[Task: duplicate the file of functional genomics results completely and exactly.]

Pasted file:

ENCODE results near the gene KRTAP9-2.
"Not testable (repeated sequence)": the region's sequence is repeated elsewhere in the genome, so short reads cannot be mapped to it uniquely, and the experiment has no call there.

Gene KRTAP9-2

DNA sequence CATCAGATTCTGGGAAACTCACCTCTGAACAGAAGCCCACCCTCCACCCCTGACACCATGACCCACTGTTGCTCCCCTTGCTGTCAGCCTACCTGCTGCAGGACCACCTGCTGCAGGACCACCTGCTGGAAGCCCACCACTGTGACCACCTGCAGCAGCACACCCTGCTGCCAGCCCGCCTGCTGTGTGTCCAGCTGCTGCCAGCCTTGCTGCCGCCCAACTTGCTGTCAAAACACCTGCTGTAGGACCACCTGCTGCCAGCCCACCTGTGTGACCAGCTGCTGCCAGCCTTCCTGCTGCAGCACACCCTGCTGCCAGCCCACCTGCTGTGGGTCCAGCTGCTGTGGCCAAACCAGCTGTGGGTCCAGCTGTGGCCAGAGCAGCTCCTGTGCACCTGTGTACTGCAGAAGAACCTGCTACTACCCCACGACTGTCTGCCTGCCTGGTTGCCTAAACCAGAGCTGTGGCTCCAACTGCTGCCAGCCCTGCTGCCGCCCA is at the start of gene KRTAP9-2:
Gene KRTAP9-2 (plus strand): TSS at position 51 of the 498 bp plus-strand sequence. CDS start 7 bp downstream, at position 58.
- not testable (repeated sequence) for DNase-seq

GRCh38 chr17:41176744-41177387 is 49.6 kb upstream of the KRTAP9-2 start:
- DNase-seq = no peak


ENCODE results near the gene KRTAP9-2.
"Not testable (repeated sequence)": the region's sequence is repeated elsewhere in the genome, so short reads cannot be mapped to it uniquely, and the experiment has no call there.

Gene KRTAP9-2

DNA sequence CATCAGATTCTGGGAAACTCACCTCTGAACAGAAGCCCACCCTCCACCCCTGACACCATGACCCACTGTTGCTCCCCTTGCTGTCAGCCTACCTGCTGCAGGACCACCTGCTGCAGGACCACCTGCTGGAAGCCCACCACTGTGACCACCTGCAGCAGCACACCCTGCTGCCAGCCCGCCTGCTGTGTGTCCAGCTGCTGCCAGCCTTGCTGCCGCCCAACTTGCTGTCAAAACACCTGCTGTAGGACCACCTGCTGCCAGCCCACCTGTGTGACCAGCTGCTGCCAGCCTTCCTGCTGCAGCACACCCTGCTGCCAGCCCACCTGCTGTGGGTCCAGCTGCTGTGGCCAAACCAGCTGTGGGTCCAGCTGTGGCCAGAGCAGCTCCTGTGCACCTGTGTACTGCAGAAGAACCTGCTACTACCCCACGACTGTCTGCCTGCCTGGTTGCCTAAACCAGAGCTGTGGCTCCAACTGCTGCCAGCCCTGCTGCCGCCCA is at the start of gene KRTAP9-2:
Gene KRTAP9-2 (plus strand): TSS at position 51 of the 498 bp plus-strand sequence. CDS start 7 bp downstream, at position 58.
- not testable (repeated sequence) for DNase-seq

GRCh38 chr17:41176744-41177387 is 49.6 kb upstream of the KRTAP9-2 start:
- DNase-seq = no peak